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Awed and quieted by the beautiful building, we meandered back to Place du Tertre for a final glass of wine. Our walk overlooked the whole of the city spread below, the Eiffel Tower stark against the skyline. Paris had enthralled us, the clutter of art and mash of accordion metro musicians just the backdrop to the hum of the city itself.

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“We’ll spend a whole week just in Montmartre when we come back, someday,” J mused. Our last Côte du Rhône of the trip was poised in his hand. In the Scottish wool scarf he’d snagged from my wardrobe, he looked downright European.

I scoffed-laughed, a knot of broke-soon-to-be-grad-student-woes clamping in my stomach. I knew what he meant, though. That Montmartre was the neighborhood you wanted to live in a little- learn the streets by heart, pick a favorite haunt for late-night drinks. I felt the same way.

And i knew that this trip was such a gift. A privilege to have the time and money at all to travel. But a gift to spend such time with J, who hadn’t been able to study abroad. A gift to be in love in the city most famous for romance. A gift to stroll alongside the Seine on a sun-dappled afternoon, with no agenda but being in Paris. I was grateful for all we’d seen – the snafus in getting to Paris, the chance to see my dearest Saran at the Eiffel Tower, the sore feet and the sappy smiles.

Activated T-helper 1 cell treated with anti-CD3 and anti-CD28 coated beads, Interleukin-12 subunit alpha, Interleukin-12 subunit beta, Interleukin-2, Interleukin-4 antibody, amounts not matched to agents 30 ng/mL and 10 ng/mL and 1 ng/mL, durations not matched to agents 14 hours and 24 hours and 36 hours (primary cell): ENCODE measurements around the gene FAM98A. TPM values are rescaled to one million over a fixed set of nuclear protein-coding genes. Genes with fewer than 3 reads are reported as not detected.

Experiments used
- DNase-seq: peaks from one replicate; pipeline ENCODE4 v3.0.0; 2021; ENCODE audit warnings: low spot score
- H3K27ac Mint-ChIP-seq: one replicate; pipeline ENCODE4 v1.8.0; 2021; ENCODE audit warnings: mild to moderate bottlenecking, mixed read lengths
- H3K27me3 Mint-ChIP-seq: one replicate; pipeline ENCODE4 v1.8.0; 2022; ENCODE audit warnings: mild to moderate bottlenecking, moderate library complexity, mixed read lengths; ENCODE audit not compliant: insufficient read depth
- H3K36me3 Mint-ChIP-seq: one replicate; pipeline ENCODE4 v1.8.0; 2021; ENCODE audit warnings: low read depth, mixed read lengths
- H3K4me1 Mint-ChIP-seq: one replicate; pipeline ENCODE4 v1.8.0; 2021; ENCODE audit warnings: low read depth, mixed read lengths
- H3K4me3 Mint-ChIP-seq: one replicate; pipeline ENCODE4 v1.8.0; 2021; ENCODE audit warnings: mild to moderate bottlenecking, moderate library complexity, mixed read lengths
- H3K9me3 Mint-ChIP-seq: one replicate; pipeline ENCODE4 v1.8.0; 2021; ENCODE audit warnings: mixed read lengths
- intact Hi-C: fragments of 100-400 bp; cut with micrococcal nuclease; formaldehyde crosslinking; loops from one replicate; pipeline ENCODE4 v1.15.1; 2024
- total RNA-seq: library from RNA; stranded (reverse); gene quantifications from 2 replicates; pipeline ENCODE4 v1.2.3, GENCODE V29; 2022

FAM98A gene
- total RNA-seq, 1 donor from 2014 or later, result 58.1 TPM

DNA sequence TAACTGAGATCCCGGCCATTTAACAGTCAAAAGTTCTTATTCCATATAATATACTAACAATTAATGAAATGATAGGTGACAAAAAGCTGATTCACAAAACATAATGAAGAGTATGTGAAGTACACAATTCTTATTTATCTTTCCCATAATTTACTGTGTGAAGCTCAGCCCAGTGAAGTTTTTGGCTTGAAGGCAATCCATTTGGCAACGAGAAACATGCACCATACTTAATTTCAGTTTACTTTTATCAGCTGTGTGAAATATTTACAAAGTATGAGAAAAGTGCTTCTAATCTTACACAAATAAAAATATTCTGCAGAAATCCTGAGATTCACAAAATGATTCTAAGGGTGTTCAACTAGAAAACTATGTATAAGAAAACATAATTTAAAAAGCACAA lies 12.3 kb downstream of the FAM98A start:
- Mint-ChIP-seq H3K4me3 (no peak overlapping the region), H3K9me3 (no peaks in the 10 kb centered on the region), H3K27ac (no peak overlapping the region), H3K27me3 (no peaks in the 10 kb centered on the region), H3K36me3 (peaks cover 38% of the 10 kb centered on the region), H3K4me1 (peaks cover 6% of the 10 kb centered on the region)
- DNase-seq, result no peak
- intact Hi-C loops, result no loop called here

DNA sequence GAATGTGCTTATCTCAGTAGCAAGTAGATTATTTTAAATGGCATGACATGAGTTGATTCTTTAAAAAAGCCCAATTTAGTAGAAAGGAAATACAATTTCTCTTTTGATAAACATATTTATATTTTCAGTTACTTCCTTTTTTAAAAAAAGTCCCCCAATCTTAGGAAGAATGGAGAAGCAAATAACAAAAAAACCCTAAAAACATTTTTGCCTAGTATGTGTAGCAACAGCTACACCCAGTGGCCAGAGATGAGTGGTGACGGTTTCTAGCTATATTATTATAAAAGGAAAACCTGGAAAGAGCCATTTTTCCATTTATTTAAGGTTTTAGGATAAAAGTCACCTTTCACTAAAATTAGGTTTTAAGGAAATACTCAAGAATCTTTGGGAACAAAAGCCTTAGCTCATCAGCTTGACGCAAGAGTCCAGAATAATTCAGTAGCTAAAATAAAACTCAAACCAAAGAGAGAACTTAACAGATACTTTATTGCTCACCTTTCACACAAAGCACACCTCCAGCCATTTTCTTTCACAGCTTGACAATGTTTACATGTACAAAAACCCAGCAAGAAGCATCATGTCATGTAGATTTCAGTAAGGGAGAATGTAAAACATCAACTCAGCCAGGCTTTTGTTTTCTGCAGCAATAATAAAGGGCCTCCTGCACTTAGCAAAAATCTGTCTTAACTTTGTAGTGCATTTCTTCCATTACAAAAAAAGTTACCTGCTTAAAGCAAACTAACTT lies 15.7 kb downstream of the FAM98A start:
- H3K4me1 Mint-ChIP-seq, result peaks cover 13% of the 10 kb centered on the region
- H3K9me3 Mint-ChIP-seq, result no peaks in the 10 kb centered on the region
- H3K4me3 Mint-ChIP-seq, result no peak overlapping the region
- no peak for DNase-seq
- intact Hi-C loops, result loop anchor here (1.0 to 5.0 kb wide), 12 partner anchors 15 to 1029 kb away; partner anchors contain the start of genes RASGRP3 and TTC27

Mostly, though, i was simply grateful to share in it all with the dimple-faced man wearing my scarf sitting across from me.

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current jam: ‘lullabye’ billy jowl

best thing: freshly-downloaded boarding passes…

Aimless in Amsterdam: An Arrival Gone Astray (And Other Alliterations)

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It was nearing 11 pm, the Amsterdam air was bitingly frigid, and we were hopelessly lost.

Having taken the advice of a tourist information man upon our arrival in the city, Abby and i had elected to take the Metro instead of the tram. We’d arrived, some five blocks away from our hotel, at a station i could only assume is pronounced “Wheee-sper Plain!”

We should have taken the tram.

I’d carefully traced my fingers around the contours of the map before we left. Studied the route from the main train station to our hotel. Yet somehow, in the darkness, all the streets didn’t seem to line up with our disoriented departure from the metro station. A lot of asking people on their bikes for directions ensued. The streets of Amsterdam are all well-lit, because everyone rides bikes until, you know, the wee hours of the morning. But lamps do little for the cold.